Concierge Medicine Today

Medscape Business of Medicine — Concierge, Direct Pay, or Hybrid: Is One Right for You?

By Leigh Page

guide book 2016Membership-Driven Practice Models

Physicians frustrated with having to see large numbers of patients in fast visits are showing greater interest in new practice models that allow for more time with patients in exchange for an extra fee from them.

These so-called membership models include concierge practices, direct pay, hybrid, and other versions.

Concierge, the oldest and most common of these membership models, involves reducing a physician’s patient panels to a much smaller size and providing patients with amenities like same-day appointments, longer sessions, and quicker access to the physician.

Concierge physicians typically bill insurers. But a newer model—direct pay or direct primary care—drops insurance and relies entirely on the membership fee to generate the physician’s income.

Beyond those basic models, physicians can choose all sorts of permutations. For example, some doctors don’t want to completely convert to a concierge practice, so they choose a hybrid model that lets them keep traditional patients.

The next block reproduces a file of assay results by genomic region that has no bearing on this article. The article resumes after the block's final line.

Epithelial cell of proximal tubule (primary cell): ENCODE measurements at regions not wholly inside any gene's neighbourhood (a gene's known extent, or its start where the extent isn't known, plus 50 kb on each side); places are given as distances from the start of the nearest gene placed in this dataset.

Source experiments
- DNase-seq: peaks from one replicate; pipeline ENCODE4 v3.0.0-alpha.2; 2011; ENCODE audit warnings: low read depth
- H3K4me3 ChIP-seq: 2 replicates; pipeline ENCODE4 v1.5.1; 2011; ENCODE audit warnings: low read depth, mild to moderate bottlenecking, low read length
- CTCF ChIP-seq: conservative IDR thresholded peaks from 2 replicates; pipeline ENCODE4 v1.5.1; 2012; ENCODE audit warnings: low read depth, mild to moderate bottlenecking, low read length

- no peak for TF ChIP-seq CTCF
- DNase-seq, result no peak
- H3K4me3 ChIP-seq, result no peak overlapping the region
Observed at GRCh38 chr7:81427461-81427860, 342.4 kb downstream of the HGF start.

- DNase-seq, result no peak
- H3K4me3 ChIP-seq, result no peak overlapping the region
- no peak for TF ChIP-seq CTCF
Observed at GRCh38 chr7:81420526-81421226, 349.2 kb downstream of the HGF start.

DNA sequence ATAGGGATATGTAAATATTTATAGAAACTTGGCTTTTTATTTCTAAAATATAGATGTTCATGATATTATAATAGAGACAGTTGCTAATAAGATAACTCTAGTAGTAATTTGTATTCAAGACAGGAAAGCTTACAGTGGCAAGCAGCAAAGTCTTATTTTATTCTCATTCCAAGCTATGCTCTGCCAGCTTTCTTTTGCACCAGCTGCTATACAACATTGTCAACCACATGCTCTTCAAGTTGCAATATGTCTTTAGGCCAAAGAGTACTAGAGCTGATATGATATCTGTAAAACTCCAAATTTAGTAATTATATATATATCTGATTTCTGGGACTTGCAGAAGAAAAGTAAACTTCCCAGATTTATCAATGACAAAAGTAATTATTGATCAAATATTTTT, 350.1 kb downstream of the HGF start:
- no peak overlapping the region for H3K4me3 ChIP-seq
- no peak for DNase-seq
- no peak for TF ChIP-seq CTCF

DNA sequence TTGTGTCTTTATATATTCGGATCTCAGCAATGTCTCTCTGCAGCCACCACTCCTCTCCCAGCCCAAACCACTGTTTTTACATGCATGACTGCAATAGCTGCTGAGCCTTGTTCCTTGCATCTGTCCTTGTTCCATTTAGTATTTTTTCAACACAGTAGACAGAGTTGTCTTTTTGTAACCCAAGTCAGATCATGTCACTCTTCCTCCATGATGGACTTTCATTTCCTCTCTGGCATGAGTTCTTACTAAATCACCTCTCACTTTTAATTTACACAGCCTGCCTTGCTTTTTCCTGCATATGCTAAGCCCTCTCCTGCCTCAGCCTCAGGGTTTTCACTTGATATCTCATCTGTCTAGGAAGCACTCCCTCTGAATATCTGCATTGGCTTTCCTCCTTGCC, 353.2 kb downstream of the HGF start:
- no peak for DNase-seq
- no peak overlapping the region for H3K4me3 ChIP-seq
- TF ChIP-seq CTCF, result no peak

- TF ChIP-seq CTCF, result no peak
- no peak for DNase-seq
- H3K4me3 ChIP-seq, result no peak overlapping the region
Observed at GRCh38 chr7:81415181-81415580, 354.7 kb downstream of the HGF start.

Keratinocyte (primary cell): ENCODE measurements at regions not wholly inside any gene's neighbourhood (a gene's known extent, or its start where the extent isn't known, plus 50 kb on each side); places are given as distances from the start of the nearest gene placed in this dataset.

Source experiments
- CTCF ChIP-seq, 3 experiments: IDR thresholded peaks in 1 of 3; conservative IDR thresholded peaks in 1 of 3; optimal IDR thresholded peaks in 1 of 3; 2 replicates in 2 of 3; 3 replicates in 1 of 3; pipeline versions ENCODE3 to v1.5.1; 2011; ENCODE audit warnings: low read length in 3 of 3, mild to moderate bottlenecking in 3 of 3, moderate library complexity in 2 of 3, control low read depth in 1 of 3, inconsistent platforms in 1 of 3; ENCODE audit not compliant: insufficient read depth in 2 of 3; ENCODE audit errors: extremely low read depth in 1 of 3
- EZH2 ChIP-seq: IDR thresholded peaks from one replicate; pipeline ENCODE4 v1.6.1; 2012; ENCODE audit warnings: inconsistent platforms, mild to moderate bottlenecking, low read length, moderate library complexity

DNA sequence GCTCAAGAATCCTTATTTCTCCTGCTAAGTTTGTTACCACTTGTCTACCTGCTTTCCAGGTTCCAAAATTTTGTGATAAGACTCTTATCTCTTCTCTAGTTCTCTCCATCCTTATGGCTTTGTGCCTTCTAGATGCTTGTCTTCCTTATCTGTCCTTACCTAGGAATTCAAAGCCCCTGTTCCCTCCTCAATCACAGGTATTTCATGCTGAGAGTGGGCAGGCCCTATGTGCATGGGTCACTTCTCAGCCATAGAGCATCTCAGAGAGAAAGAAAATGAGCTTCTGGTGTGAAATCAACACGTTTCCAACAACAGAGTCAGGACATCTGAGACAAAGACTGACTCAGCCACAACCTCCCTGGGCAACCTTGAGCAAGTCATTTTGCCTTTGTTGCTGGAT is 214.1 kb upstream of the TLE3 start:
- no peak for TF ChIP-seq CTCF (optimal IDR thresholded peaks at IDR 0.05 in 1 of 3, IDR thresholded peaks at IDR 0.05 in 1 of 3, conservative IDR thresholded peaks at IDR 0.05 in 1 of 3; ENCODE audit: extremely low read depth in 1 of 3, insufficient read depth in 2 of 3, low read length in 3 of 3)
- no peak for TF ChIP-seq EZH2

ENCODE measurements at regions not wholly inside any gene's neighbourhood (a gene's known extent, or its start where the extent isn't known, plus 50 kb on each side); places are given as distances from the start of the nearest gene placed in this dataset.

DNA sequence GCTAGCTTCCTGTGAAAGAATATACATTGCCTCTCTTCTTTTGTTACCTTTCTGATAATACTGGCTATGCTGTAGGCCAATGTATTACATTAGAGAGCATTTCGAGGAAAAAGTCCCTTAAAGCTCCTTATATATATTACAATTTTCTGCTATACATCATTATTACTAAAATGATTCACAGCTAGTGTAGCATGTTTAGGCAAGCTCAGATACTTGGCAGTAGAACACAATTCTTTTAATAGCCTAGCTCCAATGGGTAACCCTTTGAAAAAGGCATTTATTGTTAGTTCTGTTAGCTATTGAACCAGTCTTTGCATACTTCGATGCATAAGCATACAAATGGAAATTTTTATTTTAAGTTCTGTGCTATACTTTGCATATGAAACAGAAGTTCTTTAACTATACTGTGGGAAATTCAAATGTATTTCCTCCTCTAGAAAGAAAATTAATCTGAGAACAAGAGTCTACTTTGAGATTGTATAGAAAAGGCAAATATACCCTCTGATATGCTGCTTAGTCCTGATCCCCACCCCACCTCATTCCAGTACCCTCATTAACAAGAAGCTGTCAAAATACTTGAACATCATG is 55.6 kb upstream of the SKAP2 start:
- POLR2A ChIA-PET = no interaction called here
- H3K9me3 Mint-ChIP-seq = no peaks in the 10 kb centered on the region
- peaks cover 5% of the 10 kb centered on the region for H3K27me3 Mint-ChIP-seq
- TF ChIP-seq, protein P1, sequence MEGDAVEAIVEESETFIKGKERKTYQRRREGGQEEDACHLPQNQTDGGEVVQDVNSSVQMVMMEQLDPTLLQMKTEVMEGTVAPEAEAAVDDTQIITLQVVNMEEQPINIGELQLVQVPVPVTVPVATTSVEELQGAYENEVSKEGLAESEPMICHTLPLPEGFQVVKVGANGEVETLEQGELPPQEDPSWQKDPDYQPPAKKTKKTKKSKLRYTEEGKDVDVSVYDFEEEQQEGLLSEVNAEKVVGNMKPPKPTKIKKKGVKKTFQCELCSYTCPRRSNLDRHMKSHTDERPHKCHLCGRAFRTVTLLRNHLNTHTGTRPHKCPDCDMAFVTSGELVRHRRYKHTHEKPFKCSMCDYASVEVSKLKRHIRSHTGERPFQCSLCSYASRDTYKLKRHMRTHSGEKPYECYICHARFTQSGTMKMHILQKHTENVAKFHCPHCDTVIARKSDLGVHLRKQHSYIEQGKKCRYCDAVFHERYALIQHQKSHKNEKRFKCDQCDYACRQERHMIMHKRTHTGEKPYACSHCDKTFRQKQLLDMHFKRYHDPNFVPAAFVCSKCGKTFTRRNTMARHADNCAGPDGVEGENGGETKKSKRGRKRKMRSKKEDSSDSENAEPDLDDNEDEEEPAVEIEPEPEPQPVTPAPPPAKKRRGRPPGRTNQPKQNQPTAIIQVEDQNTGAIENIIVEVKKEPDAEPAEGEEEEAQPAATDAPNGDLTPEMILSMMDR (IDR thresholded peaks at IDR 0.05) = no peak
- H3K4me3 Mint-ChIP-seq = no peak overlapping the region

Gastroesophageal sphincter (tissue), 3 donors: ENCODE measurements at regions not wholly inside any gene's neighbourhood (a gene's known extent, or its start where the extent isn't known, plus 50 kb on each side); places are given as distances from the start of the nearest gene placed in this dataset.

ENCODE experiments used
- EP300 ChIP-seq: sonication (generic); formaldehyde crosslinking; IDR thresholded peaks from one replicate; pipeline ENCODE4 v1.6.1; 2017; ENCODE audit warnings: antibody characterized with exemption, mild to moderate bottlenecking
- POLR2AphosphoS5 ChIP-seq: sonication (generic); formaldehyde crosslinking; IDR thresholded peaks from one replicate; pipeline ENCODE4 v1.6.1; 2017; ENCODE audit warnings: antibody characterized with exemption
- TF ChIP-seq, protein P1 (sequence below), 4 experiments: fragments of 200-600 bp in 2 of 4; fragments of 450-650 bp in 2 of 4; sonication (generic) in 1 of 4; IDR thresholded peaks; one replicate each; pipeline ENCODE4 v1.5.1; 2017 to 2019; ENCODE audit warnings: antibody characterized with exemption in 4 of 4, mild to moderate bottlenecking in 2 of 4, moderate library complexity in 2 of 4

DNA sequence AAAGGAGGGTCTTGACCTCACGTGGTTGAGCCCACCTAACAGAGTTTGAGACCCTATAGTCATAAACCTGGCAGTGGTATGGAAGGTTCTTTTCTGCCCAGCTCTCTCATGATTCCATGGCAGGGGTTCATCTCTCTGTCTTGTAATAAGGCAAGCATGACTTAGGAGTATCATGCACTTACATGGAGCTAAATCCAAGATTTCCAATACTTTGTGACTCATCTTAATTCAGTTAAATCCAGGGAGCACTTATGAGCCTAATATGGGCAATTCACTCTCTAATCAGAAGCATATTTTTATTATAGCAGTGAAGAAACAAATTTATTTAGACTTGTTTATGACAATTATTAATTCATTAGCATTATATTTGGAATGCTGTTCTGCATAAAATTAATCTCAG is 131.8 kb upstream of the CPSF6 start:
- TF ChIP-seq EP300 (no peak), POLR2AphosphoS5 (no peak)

In some other approaches, the practice might drop commercial insurance but not Medicare, or it might contract with companies to treat their employees. Physicians also can join large direct-pay or concierge practices, either as employees or franchisees. Typically, membership models are geared to primary care physicians, but specialists are also trying them out.

The variations seem endless, but they boil down to basic goals: providing better access for patients and a more satisfying practice for the physician. According to John R. Marquis, an attorney in Holland, Michigan, who helps physicians convert to these models, “To me, there’s one essential reason why patients sign up—to be able to see their doctor at any time, day or night,” he says.

Below are some descriptions of these different models and what you should keep in mind if you are considering using them.

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SOURCE: http://www.medscape.com/viewarticle/857745

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